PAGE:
It will decide what will get you out of bed in the mornings,
what you will do with your evenings,
how you spend your weekends,
what you read,
who you know,
what breaks your heart,
and what amazes you with joy and gratitude.

Fall in love, stay in love and it will decide everything.

— Pedro Arrupe, S.J. (1907-1919), former Superior General of the Society of Jesus (i.e., the Jesuits)

Living life for God: Some time in the past calendar year, I quietly crossed a line and have now lived longer “beyond” the day when I was so powerfully redeemed from death so many years ago than all my natural life before it. That’s something to give me real pause. I’ve lived long enough to know and experience profound loss, and to also experience profound gratitude for the precious pieces of my life that remain. I struggle, however, with a general “elevator pitch” statement for why you, too, should love Jesus. All I know is that I was powerfully redeemed from death through faith and prayer, I am not the same person I was, God always keeps his promises (“I will never leave you or forsake you” being among them), and that even though sometimes God can seem to disappoint because my life doesn’t quite go the way I think it should…God is still sovereign and comes up with answers that are (in the end) better. My life is just better for God being in charge. I’m not sure I have a better answer than that.

A friend of mine sent me a quotation she found in her studies a few days ago:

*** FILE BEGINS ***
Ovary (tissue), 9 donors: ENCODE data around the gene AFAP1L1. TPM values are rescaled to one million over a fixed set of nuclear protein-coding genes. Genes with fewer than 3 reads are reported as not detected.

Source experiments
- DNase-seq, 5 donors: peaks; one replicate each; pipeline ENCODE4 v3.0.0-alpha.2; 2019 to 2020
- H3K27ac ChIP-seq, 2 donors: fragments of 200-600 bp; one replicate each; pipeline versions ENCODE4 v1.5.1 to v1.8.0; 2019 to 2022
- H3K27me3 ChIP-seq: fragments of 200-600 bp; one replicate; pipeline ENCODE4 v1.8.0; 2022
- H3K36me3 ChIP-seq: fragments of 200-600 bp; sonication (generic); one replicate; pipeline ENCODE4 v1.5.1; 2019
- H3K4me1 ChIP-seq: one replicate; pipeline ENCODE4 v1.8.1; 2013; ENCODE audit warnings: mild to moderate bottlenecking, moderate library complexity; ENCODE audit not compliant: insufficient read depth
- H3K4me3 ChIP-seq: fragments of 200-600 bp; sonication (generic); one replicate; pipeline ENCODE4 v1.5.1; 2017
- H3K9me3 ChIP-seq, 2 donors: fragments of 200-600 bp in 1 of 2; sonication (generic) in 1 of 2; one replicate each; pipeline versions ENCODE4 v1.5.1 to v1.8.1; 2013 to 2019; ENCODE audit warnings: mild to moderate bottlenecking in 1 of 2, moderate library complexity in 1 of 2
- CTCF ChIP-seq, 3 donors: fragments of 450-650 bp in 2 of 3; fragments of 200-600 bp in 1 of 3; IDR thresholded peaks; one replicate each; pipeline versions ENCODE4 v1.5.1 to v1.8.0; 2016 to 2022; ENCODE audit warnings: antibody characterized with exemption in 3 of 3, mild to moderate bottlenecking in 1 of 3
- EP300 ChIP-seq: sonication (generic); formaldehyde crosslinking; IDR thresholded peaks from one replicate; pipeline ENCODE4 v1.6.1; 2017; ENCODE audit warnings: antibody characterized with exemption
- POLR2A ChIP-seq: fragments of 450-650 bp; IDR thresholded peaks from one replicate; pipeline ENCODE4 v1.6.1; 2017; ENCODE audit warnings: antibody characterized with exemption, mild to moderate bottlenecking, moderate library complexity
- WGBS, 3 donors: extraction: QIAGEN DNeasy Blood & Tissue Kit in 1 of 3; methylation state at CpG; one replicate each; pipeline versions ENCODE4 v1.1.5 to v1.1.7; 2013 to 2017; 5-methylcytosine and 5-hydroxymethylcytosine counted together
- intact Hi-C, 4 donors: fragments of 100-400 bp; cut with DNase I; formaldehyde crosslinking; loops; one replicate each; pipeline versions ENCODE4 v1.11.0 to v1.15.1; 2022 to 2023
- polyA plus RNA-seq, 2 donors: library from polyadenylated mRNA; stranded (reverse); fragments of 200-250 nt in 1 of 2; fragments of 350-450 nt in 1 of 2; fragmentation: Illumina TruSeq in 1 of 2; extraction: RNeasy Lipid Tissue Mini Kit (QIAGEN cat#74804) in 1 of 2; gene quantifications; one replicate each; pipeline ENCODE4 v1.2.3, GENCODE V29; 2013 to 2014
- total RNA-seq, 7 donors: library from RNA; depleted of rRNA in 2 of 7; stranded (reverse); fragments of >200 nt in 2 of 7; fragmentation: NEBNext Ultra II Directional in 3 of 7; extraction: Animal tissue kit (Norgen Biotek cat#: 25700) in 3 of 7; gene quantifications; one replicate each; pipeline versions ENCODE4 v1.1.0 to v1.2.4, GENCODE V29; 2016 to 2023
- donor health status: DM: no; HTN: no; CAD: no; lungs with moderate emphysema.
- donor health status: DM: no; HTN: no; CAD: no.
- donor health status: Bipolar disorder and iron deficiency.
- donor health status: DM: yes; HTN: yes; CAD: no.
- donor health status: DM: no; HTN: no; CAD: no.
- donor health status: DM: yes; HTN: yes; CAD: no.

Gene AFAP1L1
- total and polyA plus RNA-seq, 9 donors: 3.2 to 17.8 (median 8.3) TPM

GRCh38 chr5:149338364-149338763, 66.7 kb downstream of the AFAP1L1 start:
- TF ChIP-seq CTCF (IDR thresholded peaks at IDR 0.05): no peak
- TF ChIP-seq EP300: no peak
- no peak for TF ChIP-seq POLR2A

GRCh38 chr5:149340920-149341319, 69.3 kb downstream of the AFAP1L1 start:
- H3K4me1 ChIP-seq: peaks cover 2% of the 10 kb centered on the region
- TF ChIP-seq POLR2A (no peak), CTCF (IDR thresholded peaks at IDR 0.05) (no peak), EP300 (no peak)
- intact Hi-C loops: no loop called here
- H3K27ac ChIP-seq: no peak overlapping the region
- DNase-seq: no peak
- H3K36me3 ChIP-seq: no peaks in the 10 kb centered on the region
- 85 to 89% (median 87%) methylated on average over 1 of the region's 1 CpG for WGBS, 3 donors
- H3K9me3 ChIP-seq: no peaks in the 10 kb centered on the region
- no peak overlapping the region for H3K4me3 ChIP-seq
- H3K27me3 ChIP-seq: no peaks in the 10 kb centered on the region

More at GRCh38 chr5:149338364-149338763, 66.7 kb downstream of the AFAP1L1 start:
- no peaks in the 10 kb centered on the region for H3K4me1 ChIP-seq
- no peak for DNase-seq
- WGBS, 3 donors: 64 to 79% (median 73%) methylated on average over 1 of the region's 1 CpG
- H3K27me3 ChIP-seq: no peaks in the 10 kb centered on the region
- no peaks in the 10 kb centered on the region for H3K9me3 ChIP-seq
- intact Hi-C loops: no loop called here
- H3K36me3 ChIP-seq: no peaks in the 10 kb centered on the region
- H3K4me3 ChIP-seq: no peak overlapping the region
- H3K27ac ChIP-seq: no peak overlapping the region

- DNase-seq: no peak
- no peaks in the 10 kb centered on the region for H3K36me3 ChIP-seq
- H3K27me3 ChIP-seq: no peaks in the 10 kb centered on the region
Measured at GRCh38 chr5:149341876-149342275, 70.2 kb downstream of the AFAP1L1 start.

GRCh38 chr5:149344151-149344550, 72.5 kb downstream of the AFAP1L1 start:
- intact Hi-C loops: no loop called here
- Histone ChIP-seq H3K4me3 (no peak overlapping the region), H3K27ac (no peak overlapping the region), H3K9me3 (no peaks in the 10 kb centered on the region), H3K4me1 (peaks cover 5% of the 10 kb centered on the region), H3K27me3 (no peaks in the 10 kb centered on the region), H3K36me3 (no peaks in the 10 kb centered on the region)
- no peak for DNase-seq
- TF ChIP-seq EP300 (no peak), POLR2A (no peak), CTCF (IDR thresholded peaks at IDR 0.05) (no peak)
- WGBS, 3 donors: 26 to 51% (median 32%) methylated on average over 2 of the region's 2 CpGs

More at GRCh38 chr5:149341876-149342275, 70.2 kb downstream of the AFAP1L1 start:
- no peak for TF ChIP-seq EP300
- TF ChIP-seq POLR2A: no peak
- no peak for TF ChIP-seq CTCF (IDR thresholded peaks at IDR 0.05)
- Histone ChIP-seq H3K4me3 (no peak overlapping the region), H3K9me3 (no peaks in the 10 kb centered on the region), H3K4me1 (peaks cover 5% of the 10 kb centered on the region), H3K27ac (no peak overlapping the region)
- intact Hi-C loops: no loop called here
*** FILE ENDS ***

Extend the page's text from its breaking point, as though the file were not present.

“Faith is an expression of the fact that we exist so that the infinite God can dwell in us and work through us for the well-being of the whole creation. If faith denies anything, it denies that we are tiny, self-obsessed specks of matter who are reaching for the stars but remain hopelessly nailed to the earth stuck in our own self-absorption. Faith is the first part of the bridge from self-centeredness to generosity.”

— Volf, Miroslav (2009-08-30). Free of Charge (p 44). Zondervan. Kindle Edition.

I think there is a whole lot of truth in that statement.
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“Men and Women for Others”: Pedro Arrupe, S.J. coined the phrase “men and women for others” in a famous 1973 address on the feast day of Ignatius of Loyola when he declared:

“[O]ur primary educational objective must be to form men and women for others, who believe that a love of self or of God that does not issue forth in justice for the least of their neighbors is a farce.”

That was part of the prompt I picked for my university admissions essay, and it’s stuck with me ever since. “Men and women for others” — isn’t that a very large componant of Christian discipleship?

I think it is (and argued it deftly…and will someday finish editing that essay to blog format).

Because the difference between merely living for others and living for God for others is that when we live for God for others, the motive is to serve God. What is on offer from God is such a beautiful and powerful gift — life, eternal and beautiful; we do not work for the kingdom to earn salvation, we work for the kingdom to glorify God with our lives in a gratitude response of obedience to his call to love and to serve. It’s a beautiful thing. Life and love are meant to be celebrated, not kept in a box on a shelf.

Life is, in many ways, what you make it. Celebrate life this day and every day. Love and bless others. Sparkle and shine.